This is always a busy time on our farm. The garden is at peak production and I try to preserve any produce left over at the end of our market days. On days the stand isn’t open, I’m usually found in our processing kitchen making jams, salsas, pickles, and more. There are also plenty of other projects that need our attention, so I make a list and prioritize what needs to be tackled each day. It’s easy to let next year’s garden wait until later, but it’s actually a crucial time.
I love growing heirloom plants, and one of the many fantastic things about heirlooms and open-pollinated varieties is that you can save the seeds year after year. This enables us to be a bit more self-sufficient, keeps our spring seed order costs down, and does a small part to help preserve the genetic diversity of the crops we grow. Some seeds are more complicated to save than others. Things like winter squashes easily cross-pollinate, which can result in funky, even inedible hybrids the following year. While there are ways to hand-pollinate for true seed, I also know that there are only so many things I can do and still do them all well. Currently, I focus on things that are simpler to save like peppers, beans, and tomatoes, or things that I grow only one variety of, like ground cherries or calendula. I grow more than one variety of crops like tomatoes and peppers, so I am mindful about seed saving while planting, which makes picking easier, too. I plant blocks of one variety. I alternate with other crops that will not cross pollinate. This helps to keep my seed stock pure for the next growing season.
Time management is one of the most important skills to master on a homestead, so this time of year I try to work saving seeds into other projects. If I’m making hot pepper jelly or prepping paprika peppers for the dehydrator, it takes just a few moments more to save seeds while I’m chopping. If I hit a slow spot in a weekday farm stand, I can be in the front yard harvesting spent zinnia blooms or morning glory seed pods. Sometimes, I just want useful projects to tackle on the last warm, sunny days of the year. I collect sunflower seed heads for planting next year as well as to feed our flock over the winter. Gathering seed from spent blooms is a great way to feel productive and savor some of the sun’s warm fall rays. With most crops, I spread the seed out to dry on freezer paper marked with the variety. When dry, I store it in #3 coin envelopes I found at a local office supply store. I write the variety and year saved on the outside with a pen.
Saving seeds is important for multiple reasons. Since I start all my own garden seedlings, any seeds I can save reduces the number of seeds I have to buy. It can increase the number of seedlings I’m able to start. This helps to have extra seedlings to sell as bedding plants. Reducing late winter expenses when seeds need to be ordered by saving my own seed is like putting money in the bank. I also find it’s easier to budget to try a few new varieties of vegetables each year. It helps me experiment and find out which heirlooms do best here. Every heirloom variety was developed in a specific place for a specific use or flavor. Not all heirlooms will do well in a specific place. However, every place is perfect for certain varieties. The trick is in finding a good match. Some varieties are more forgiving than others. Trying new varieties each year lets us try new flavors and see if we can find varieties that are perfectly suited to our farming methods and climate.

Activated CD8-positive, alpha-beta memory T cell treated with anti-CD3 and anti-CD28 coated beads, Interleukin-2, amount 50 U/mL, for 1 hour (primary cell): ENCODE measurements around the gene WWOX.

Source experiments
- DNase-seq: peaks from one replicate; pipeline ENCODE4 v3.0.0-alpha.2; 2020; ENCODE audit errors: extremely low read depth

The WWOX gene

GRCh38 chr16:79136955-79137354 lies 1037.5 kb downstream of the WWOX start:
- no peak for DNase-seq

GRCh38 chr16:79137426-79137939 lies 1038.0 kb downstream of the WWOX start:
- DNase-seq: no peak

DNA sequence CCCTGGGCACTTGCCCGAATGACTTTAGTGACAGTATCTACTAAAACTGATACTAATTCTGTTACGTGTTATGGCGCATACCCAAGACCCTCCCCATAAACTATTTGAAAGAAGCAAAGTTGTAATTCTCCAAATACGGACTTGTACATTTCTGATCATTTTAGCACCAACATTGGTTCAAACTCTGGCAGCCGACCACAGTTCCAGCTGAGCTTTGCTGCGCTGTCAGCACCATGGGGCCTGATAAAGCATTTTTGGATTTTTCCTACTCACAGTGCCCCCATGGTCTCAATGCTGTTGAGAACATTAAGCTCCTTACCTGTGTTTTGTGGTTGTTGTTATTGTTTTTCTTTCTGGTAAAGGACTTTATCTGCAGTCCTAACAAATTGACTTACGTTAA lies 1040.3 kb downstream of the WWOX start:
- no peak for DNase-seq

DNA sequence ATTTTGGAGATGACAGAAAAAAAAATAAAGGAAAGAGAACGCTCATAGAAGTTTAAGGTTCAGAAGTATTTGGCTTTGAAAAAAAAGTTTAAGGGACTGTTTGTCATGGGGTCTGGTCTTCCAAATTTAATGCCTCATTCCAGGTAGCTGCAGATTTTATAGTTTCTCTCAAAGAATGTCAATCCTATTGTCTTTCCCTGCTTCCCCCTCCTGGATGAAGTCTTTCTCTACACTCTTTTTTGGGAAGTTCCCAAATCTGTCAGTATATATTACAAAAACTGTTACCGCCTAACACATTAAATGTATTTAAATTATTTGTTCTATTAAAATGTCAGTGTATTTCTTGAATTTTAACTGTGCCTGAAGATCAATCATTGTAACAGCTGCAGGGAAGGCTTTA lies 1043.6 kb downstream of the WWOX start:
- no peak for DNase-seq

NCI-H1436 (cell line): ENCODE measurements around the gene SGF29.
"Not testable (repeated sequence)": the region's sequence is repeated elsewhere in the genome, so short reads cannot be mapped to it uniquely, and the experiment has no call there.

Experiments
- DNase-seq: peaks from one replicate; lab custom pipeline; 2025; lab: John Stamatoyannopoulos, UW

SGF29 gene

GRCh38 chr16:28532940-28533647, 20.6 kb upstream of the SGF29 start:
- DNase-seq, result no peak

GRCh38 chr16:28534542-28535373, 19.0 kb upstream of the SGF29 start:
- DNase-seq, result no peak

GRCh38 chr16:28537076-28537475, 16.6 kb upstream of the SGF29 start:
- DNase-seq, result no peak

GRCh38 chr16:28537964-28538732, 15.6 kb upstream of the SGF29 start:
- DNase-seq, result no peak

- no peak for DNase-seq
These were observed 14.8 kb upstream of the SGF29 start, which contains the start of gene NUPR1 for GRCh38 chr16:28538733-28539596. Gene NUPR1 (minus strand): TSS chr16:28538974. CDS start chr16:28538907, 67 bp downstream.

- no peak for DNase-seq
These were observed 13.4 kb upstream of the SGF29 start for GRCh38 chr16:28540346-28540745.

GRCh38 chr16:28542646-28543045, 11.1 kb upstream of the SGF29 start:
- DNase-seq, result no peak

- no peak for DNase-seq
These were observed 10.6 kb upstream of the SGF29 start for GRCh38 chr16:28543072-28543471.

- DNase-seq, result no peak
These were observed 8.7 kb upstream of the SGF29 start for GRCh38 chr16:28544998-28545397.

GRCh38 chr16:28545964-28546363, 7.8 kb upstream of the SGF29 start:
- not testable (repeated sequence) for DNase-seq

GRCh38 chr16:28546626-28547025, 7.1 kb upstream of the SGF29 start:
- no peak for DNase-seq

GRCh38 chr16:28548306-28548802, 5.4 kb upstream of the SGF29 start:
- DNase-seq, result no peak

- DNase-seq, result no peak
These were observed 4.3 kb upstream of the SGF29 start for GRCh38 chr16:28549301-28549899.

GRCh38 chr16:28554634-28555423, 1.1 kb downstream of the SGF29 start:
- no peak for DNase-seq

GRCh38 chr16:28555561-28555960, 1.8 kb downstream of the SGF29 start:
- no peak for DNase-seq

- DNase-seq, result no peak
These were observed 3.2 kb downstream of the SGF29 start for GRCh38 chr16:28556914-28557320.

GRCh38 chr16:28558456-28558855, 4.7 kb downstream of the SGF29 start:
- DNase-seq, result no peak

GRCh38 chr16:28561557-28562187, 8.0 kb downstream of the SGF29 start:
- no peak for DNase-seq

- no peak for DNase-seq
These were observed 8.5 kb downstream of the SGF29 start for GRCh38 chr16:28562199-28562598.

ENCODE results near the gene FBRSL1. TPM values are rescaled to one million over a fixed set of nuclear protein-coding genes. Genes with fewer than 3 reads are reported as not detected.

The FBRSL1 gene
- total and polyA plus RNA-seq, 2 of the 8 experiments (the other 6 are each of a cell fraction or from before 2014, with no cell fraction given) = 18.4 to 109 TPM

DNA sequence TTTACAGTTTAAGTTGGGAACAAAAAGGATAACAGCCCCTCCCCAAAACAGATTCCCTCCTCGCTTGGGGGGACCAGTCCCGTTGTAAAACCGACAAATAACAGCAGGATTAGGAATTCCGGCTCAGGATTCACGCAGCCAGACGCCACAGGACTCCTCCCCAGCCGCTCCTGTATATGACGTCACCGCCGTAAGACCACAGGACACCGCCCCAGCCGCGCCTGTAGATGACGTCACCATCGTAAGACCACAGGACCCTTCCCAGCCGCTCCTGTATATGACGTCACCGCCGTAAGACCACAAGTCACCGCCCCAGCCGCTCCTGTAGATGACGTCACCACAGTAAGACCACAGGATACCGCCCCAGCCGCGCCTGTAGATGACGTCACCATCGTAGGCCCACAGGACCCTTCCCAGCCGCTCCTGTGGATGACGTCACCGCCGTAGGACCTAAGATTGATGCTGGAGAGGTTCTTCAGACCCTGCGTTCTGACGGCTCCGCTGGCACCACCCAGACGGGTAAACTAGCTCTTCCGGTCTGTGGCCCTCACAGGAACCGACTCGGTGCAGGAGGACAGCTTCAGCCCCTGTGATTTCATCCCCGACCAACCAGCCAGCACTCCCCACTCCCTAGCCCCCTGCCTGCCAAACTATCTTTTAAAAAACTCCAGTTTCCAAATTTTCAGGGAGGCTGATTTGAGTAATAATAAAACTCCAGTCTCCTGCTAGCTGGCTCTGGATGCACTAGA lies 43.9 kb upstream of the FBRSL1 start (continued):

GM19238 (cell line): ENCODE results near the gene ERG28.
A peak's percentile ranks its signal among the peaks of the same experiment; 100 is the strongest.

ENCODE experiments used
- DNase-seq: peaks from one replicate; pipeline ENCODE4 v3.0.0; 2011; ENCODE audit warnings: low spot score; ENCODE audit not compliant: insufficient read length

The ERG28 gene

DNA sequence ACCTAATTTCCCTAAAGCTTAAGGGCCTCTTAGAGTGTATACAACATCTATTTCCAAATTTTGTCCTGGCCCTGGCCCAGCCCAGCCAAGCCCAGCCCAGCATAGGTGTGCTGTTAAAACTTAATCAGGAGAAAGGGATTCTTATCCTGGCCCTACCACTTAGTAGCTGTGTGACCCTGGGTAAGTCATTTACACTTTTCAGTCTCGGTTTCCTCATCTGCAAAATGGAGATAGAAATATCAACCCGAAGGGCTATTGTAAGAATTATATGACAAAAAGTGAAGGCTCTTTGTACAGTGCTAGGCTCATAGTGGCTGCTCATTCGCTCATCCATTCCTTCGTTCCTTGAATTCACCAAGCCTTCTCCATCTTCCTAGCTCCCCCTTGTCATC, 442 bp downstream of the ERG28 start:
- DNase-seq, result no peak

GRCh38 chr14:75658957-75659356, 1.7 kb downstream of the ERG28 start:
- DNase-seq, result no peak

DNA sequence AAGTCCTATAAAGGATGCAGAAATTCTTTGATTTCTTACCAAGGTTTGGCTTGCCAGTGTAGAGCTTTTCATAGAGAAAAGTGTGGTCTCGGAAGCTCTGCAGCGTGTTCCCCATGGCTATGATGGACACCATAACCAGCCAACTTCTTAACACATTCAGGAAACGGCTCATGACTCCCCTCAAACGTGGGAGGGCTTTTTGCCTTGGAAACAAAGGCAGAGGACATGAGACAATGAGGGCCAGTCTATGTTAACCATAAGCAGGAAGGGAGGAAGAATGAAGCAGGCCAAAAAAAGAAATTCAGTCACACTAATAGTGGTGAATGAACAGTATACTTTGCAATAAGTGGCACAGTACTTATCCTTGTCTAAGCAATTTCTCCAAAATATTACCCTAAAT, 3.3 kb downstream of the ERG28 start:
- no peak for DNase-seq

Another great reason to save seed is to help preserve the genetic diversity of our food crops. Saving your own seed means if your usual seed catalog stops carrying it, you can still plant the varieties that you love. Saving the seed from your most productive plants means you’re selecting for the version of that veggie that produces best at your particular farm over time. Relying on just a few varieties, like in industrial agriculture, makes the food system more vulnerable to a new disease or pest. This can have devastating consequences- relying one one variety of potato resulted in the crop failure known as the Great Potato Famine in Ireland. Lots of pockets of seed savers with genetically different varieties are likely to find at least one that shows resistance to any given crisis.
Heirloom varieties also tell a story. I raise a bell pepper that was grown at Monticello. These are not only edible pieces of history, there is also a market for them. Consumers want to connect with their food. They want you to go a step beyond the label “heirloom” and tell them what it means. Whether it’s a lettuce that has been planted in the United States since the time of the Civil War or a tomato that was commonly a Midwestern wedding gift, these are great stories to share and engage your customers.
I enjoy saving seeds and try to make it a priority when the time is right. It’s certainly been a boost to our bottom line. We’ve been able to greatly increase our production of garlic, among other crops, because we can save more seed than we could afford to buy. It’s a privilege to help steward rare varieties and help bring them back from the edge of extinction. Our customers love being connected to the deep roots of the food we grow. Much like orderly rows of things I’ve preserved from the garden, these little envelopes are the evidence of a good harvest. But also, the promise of harvests yet to come.